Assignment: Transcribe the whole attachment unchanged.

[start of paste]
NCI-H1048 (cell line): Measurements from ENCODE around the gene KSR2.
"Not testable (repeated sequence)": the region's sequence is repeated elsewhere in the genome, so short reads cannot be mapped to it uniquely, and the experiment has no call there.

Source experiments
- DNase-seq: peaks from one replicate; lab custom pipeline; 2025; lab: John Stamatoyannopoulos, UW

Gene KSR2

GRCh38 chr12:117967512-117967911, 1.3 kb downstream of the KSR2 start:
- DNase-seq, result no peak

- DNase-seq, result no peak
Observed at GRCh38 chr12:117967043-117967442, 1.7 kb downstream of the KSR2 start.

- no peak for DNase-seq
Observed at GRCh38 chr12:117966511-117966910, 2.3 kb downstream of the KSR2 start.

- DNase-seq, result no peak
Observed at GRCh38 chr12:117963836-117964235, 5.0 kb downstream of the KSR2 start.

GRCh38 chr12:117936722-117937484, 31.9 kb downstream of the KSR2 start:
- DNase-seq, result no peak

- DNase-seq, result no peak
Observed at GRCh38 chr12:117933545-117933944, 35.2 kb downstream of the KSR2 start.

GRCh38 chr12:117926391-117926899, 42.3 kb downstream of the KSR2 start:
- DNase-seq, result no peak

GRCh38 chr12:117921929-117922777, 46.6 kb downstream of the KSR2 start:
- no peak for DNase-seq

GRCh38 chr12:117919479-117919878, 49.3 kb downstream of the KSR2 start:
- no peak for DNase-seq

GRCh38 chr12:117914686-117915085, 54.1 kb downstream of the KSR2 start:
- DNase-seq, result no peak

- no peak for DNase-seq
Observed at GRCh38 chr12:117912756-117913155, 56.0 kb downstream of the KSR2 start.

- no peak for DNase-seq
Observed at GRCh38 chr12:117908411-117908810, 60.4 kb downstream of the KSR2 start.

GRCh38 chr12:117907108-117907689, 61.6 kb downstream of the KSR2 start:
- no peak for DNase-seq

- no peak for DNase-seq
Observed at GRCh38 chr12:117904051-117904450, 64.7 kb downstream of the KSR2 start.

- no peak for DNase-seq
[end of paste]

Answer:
NCI-H1048 (cell line): Measurements from ENCODE around the gene KSR2.
"Not testable (repeated sequence)": the region's sequence is repeated elsewhere in the genome, so short reads cannot be mapped to it uniquely, and the experiment has no call there.

Source experiments
- DNase-seq: peaks from one replicate; lab custom pipeline; 2025; lab: John Stamatoyannopoulos, UW

Gene KSR2

GRCh38 chr12:117967512-117967911, 1.3 kb downstream of the KSR2 start:
- DNase-seq, result no peak

- DNase-seq, result no peak
Observed at GRCh38 chr12:117967043-117967442, 1.7 kb downstream of the KSR2 start.

- no peak for DNase-seq
Observed at GRCh38 chr12:117966511-117966910, 2.3 kb downstream of the KSR2 start.

- DNase-seq, result no peak
Observed at GRCh38 chr12:117963836-117964235, 5.0 kb downstream of the KSR2 start.

GRCh38 chr12:117936722-117937484, 31.9 kb downstream of the KSR2 start:
- DNase-seq, result no peak

- DNase-seq, result no peak
Observed at GRCh38 chr12:117933545-117933944, 35.2 kb downstream of the KSR2 start.

GRCh38 chr12:117926391-117926899, 42.3 kb downstream of the KSR2 start:
- DNase-seq, result no peak

GRCh38 chr12:117921929-117922777, 46.6 kb downstream of the KSR2 start:
- no peak for DNase-seq

GRCh38 chr12:117919479-117919878, 49.3 kb downstream of the KSR2 start:
- no peak for DNase-seq

GRCh38 chr12:117914686-117915085, 54.1 kb downstream of the KSR2 start:
- DNase-seq, result no peak

- no peak for DNase-seq
Observed at GRCh38 chr12:117912756-117913155, 56.0 kb downstream of the KSR2 start.

- no peak for DNase-seq
Observed at GRCh38 chr12:117908411-117908810, 60.4 kb downstream of the KSR2 start.

GRCh38 chr12:117907108-117907689, 61.6 kb downstream of the KSR2 start:
- no peak for DNase-seq

- no peak for DNase-seq
Observed at GRCh38 chr12:117904051-117904450, 64.7 kb downstream of the KSR2 start.

- no peak for DNase-seq